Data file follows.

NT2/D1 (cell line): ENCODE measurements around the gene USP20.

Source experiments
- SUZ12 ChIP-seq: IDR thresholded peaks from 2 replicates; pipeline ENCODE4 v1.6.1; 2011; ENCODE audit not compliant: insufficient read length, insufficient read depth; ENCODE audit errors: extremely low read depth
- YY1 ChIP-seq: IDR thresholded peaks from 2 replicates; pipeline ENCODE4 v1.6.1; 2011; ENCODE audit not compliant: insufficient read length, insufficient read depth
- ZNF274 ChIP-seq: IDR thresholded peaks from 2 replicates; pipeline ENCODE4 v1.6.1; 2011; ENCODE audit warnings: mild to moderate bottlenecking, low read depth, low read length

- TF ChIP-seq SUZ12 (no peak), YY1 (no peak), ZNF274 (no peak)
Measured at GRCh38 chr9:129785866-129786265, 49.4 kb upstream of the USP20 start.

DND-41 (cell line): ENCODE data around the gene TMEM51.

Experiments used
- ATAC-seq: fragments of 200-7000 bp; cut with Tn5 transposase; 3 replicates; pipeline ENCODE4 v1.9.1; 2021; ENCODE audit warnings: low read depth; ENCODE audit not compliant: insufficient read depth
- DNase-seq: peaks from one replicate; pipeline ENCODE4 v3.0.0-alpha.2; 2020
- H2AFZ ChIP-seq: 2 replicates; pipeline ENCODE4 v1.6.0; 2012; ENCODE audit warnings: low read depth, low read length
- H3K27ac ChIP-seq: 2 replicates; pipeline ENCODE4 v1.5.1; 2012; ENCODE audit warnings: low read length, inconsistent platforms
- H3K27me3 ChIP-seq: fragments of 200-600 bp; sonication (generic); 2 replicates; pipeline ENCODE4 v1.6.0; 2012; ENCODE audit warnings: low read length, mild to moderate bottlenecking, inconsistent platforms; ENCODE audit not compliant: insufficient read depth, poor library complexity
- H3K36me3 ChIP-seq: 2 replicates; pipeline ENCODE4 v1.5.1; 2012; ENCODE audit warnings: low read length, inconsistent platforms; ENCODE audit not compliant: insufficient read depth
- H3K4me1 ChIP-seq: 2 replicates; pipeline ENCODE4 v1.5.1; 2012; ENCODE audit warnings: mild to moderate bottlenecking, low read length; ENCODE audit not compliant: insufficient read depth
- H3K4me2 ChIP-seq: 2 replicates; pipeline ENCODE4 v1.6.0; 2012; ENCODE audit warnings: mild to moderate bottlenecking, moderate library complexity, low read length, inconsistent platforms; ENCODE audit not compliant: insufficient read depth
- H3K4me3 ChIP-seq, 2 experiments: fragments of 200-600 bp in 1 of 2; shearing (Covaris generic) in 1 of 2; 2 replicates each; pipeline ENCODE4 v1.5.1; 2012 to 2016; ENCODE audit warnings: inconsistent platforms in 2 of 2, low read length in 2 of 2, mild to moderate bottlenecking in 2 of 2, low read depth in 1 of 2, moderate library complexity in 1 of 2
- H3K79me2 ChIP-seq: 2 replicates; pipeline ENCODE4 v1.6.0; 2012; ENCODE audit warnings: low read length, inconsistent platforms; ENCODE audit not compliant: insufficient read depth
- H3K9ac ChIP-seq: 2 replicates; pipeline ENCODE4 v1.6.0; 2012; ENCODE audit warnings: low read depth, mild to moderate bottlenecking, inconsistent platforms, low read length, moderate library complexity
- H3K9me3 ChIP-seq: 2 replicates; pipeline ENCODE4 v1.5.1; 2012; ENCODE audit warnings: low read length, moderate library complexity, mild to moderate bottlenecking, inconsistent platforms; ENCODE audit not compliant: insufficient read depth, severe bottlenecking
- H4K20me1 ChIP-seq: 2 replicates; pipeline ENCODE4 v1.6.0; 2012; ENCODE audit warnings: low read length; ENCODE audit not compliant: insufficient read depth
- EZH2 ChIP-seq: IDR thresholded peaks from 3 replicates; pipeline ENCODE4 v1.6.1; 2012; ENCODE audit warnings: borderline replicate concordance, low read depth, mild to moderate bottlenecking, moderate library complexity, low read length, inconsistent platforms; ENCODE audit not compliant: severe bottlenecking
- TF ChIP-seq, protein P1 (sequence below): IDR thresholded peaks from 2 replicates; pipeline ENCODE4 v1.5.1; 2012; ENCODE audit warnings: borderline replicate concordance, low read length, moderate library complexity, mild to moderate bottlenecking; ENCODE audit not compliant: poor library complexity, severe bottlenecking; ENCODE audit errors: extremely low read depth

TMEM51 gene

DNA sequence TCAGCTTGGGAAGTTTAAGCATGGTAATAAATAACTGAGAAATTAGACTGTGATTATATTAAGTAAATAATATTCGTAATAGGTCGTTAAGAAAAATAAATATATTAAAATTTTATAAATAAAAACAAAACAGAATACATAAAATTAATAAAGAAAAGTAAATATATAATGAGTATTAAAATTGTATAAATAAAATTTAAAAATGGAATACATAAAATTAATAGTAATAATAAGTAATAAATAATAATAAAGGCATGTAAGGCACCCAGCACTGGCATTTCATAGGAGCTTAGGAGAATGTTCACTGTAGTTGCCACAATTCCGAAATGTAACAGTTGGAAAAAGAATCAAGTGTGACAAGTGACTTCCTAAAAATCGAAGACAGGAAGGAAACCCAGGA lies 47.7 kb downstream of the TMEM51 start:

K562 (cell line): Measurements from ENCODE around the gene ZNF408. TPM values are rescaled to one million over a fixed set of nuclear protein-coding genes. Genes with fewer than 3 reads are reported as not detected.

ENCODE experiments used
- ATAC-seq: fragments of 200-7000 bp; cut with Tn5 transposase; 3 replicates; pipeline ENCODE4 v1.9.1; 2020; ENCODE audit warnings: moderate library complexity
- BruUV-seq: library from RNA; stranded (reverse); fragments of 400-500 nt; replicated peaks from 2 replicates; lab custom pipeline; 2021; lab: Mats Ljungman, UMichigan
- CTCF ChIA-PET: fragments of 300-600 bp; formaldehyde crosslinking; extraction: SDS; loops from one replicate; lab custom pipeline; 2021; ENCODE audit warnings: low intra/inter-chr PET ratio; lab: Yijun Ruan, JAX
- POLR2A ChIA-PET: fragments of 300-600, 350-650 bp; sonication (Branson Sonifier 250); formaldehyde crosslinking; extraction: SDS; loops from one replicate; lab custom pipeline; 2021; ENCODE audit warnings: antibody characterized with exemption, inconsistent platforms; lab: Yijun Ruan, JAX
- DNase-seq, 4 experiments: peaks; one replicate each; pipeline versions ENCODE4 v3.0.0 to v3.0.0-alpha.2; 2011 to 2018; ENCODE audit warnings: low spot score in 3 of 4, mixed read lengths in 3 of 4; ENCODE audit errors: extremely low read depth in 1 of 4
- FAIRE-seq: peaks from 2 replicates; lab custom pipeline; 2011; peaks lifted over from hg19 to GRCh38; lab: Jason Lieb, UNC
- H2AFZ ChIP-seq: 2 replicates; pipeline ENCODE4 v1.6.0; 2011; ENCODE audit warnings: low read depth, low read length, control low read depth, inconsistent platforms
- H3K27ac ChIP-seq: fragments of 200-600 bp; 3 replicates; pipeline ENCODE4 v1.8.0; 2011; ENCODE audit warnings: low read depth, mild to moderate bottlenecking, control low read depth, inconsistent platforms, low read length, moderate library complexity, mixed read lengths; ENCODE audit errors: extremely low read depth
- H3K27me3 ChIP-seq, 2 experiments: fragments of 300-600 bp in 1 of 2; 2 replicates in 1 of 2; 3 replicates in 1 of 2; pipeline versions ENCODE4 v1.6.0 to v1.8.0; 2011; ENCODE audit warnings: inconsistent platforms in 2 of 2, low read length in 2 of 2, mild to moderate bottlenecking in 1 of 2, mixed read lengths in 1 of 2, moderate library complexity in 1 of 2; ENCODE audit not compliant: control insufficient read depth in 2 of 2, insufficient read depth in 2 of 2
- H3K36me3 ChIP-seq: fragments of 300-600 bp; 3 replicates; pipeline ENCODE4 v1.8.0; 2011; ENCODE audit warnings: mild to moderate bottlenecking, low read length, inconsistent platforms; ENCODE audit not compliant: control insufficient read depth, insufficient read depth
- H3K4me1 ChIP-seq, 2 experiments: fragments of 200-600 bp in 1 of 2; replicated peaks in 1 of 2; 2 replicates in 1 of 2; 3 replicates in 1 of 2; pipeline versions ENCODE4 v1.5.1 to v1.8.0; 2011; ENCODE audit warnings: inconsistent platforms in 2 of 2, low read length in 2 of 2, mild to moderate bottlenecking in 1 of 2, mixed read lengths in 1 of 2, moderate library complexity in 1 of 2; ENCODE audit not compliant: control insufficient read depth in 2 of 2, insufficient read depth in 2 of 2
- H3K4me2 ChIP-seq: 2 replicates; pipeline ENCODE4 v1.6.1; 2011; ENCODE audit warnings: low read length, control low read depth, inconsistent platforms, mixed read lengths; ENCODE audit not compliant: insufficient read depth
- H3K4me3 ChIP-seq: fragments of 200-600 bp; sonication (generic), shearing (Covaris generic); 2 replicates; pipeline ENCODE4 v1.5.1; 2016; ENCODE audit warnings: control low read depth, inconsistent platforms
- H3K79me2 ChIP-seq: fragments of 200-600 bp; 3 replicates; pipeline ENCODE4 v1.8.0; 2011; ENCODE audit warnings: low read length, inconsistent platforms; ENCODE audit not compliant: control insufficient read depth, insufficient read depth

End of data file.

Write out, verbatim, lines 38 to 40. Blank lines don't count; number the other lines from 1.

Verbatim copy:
- H3K36me3 ChIP-seq: fragments of 300-600 bp; 3 replicates; pipeline ENCODE4 v1.8.0; 2011; ENCODE audit warnings: mild to moderate bottlenecking, low read length, inconsistent platforms; ENCODE audit not compliant: control insufficient read depth, insufficient read depth
- H3K4me1 ChIP-seq, 2 experiments: fragments of 200-600 bp in 1 of 2; replicated peaks in 1 of 2; 2 replicates in 1 of 2; 3 replicates in 1 of 2; pipeline versions ENCODE4 v1.5.1 to v1.8.0; 2011; ENCODE audit warnings: inconsistent platforms in 2 of 2, low read length in 2 of 2, mild to moderate bottlenecking in 1 of 2, mixed read lengths in 1 of 2, moderate library complexity in 1 of 2; ENCODE audit not compliant: control insufficient read depth in 2 of 2, insufficient read depth in 2 of 2
- H3K4me2 ChIP-seq: 2 replicates; pipeline ENCODE4 v1.6.1; 2011; ENCODE audit warnings: low read length, control low read depth, inconsistent platforms, mixed read lengths; ENCODE audit not compliant: insufficient read depth